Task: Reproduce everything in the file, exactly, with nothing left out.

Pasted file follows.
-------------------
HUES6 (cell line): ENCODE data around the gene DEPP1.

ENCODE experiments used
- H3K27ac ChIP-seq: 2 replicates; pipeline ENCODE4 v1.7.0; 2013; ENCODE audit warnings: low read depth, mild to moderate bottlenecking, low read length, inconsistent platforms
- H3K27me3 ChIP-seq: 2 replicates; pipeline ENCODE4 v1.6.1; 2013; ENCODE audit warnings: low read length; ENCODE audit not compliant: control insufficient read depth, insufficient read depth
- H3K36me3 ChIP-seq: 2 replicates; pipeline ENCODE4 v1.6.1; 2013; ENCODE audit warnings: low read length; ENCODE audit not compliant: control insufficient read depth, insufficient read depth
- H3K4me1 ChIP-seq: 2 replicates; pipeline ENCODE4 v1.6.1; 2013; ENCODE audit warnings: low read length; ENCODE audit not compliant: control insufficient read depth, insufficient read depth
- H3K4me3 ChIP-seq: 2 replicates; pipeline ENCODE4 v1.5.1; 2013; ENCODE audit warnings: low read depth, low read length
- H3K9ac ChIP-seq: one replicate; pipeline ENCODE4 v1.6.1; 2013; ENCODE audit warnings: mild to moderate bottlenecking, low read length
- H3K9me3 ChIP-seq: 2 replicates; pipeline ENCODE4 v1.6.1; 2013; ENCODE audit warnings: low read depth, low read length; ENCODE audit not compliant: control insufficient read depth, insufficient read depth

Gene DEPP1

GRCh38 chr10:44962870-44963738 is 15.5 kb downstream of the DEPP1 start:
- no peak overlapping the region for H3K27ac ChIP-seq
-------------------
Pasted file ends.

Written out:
HUES6 (cell line): ENCODE data around the gene DEPP1.

ENCODE experiments used
- H3K27ac ChIP-seq: 2 replicates; pipeline ENCODE4 v1.7.0; 2013; ENCODE audit warnings: low read depth, mild to moderate bottlenecking, low read length, inconsistent platforms
- H3K27me3 ChIP-seq: 2 replicates; pipeline ENCODE4 v1.6.1; 2013; ENCODE audit warnings: low read length; ENCODE audit not compliant: control insufficient read depth, insufficient read depth
- H3K36me3 ChIP-seq: 2 replicates; pipeline ENCODE4 v1.6.1; 2013; ENCODE audit warnings: low read length; ENCODE audit not compliant: control insufficient read depth, insufficient read depth
- H3K4me1 ChIP-seq: 2 replicates; pipeline ENCODE4 v1.6.1; 2013; ENCODE audit warnings: low read length; ENCODE audit not compliant: control insufficient read depth, insufficient read depth
- H3K4me3 ChIP-seq: 2 replicates; pipeline ENCODE4 v1.5.1; 2013; ENCODE audit warnings: low read depth, low read length
- H3K9ac ChIP-seq: one replicate; pipeline ENCODE4 v1.6.1; 2013; ENCODE audit warnings: mild to moderate bottlenecking, low read length
- H3K9me3 ChIP-seq: 2 replicates; pipeline ENCODE4 v1.6.1; 2013; ENCODE audit warnings: low read depth, low read length; ENCODE audit not compliant: control insufficient read depth, insufficient read depth

Gene DEPP1

GRCh38 chr10:44962870-44963738 is 15.5 kb downstream of the DEPP1 start:
- no peak overlapping the region for H3K27ac ChIP-seq